OC2 objective is to provide well-anchored basic and integrated knowledge of the present-day oceanic processes at the regional scale, as well as to investigate their response to past global warm climate conditions.
Molecular determinants and regulatory mechanisms (transcription and post transcription regulation, alternative and trans-splicing events, RNA editing, epigenetics) affecting gene expression during onset of skeletogenesis and maintenance of bone and cartilage integrity throughout life.
The main aim of the group is study the role of hormones and their metabolites on physiology and the evolution of the endocrine system, using fish as the principal model together with other key invertebrate and vertebrate models.
Development of heterocyclic compounds applicable in medicine, environmental remediation or aquaculture. Investigation of structure, reactivity and activity of compounds obtained from synthesis or natural sources.
We conduct research on ethology and welfare of aquatic animals. Other activities include developing an open-access database on the welfare of farmed fish, providing consultancy services for fish farms and organizing training actions at scientific and industry levels.
The overall research strategy of FBP is driven primarily by the need to translate strong basic science into clinically relevant advances and promoting transfer of technology, based on the integration of high quality multi-disciplinary academic, researcher and clinical activity with a strong focus on translational research.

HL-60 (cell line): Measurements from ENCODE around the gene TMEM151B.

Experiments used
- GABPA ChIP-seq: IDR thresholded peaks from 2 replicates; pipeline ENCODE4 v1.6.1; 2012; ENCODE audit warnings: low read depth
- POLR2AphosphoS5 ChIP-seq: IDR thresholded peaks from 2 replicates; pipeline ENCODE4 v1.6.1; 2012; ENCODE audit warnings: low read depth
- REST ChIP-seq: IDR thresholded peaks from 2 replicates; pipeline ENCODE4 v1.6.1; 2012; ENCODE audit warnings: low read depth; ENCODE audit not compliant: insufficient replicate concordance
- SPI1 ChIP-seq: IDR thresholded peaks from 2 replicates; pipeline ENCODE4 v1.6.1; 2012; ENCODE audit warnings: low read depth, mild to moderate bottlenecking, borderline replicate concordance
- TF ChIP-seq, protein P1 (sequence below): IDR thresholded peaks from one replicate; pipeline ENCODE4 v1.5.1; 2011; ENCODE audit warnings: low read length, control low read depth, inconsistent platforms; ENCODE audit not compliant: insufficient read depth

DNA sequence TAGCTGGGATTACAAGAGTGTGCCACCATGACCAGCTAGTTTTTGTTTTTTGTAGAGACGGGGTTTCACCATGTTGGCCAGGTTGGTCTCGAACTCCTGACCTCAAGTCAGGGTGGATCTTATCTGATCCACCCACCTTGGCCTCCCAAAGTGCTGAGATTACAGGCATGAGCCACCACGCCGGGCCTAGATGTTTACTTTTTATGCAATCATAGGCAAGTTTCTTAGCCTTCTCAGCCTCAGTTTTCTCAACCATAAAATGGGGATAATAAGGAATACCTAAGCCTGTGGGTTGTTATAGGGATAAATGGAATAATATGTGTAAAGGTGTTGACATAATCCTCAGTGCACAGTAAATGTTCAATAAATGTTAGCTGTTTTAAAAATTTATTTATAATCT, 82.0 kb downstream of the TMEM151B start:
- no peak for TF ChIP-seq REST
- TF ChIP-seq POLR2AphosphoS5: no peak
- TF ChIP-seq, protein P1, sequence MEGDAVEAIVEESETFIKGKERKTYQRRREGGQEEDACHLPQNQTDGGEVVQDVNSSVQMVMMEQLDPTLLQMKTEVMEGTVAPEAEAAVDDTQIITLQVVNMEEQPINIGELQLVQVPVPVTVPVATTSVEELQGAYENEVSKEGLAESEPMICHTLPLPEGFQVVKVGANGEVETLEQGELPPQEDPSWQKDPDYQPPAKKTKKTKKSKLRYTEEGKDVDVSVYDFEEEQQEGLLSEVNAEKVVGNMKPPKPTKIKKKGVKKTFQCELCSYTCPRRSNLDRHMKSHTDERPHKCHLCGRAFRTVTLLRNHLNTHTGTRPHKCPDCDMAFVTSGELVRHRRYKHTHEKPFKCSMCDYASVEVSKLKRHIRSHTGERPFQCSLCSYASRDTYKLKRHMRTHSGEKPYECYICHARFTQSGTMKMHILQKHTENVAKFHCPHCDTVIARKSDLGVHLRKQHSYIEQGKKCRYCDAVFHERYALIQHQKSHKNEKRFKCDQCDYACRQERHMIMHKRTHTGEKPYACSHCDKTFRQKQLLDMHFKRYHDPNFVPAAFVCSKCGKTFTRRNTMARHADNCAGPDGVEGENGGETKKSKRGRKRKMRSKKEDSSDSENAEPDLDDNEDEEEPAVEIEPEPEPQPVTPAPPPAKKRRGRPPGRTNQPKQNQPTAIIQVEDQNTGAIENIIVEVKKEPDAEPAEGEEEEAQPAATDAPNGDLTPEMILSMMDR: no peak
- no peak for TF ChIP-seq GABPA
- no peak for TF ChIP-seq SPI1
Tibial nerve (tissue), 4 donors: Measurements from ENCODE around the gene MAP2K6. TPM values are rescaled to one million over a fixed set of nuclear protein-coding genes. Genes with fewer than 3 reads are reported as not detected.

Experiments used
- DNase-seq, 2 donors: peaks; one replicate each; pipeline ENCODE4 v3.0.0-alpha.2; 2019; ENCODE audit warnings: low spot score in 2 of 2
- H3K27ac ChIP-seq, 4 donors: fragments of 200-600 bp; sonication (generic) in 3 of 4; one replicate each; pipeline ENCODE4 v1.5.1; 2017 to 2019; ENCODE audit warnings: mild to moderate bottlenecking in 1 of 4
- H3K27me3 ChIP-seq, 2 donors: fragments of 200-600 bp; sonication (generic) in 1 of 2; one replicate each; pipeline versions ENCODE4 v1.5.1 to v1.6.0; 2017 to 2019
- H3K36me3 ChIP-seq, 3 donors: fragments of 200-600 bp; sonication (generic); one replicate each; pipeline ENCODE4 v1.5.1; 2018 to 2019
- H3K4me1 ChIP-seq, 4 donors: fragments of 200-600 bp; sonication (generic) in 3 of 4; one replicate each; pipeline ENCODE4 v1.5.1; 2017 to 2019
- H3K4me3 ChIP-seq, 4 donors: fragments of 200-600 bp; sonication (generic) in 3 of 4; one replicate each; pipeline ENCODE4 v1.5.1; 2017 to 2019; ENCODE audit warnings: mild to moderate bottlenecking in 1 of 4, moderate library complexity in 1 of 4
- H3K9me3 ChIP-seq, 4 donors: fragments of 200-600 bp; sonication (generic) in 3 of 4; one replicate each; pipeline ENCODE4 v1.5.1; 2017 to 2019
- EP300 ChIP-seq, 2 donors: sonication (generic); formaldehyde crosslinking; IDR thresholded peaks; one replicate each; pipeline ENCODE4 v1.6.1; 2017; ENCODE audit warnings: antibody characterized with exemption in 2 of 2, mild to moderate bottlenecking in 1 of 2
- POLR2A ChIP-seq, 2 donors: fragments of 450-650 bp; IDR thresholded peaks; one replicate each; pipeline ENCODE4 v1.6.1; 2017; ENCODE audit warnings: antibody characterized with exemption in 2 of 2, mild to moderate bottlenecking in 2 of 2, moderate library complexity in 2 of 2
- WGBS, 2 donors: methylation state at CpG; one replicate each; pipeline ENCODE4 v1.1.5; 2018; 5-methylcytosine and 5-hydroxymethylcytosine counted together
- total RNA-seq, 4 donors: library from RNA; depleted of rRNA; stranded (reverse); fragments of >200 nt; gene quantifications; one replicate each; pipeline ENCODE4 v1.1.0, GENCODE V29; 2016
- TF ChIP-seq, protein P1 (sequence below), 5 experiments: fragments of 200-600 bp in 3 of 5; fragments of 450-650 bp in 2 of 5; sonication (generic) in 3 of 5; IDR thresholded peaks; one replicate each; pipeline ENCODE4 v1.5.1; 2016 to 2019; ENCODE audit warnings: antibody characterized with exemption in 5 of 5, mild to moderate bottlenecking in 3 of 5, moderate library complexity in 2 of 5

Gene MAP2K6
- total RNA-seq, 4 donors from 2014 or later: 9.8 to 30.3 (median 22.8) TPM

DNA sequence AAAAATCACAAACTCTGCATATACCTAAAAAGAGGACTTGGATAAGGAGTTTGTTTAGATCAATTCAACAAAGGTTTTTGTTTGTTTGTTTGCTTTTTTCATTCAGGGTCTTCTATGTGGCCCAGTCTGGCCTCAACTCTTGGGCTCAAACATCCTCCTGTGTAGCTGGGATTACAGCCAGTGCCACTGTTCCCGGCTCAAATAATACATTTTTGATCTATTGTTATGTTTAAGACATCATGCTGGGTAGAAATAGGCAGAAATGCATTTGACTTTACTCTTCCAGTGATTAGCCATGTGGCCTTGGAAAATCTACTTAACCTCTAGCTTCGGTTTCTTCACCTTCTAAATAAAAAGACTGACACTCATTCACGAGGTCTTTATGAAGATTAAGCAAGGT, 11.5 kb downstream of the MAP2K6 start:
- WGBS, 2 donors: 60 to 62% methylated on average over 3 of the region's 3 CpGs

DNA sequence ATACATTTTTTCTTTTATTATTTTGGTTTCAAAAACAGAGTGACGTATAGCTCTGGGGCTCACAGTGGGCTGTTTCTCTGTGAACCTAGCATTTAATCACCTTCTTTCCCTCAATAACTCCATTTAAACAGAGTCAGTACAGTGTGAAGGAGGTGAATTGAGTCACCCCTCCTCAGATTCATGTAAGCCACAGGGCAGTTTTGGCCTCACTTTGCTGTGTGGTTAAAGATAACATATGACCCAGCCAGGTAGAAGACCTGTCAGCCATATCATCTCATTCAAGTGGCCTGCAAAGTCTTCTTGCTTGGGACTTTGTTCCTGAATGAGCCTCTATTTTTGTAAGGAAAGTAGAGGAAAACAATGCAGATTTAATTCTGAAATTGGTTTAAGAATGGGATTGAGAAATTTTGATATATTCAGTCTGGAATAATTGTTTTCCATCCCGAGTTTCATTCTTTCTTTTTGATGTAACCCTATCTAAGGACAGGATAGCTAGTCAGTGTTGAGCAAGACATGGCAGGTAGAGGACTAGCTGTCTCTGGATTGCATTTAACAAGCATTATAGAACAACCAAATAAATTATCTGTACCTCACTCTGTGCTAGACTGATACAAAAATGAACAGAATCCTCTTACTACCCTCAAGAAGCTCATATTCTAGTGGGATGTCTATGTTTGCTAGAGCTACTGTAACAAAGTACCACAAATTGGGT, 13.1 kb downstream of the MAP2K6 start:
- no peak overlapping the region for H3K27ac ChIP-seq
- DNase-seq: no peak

The Marine Biotechnology research group is currently ongoing active research in different fields of microalgal biotechnology, as well as in the exploitation of different marine organisms as sources of novel bioactive compounds.
The ECCOWEBS group investigates how marine food webs “echo” environmental change. We study the effects of environmental change on marine organisms, populations and food webs, from the sub-cellular to the whole-animal level, and complex trophic networks. Our investigation focuses mostly on the effects of warming on coastal organisms and their vulnerability status. Our target species are varied, including corals, mollusks, crustaceans, fish and cetaceans.
R2C2 studies the impacts of habitat loss and fragmentation as threats to biodiversity enhanced by climate change and bridging the gap between genetics and sustainable fisheries management with studies of population genetic structure or stock delineation of commercially and/or recreationally important fisheries.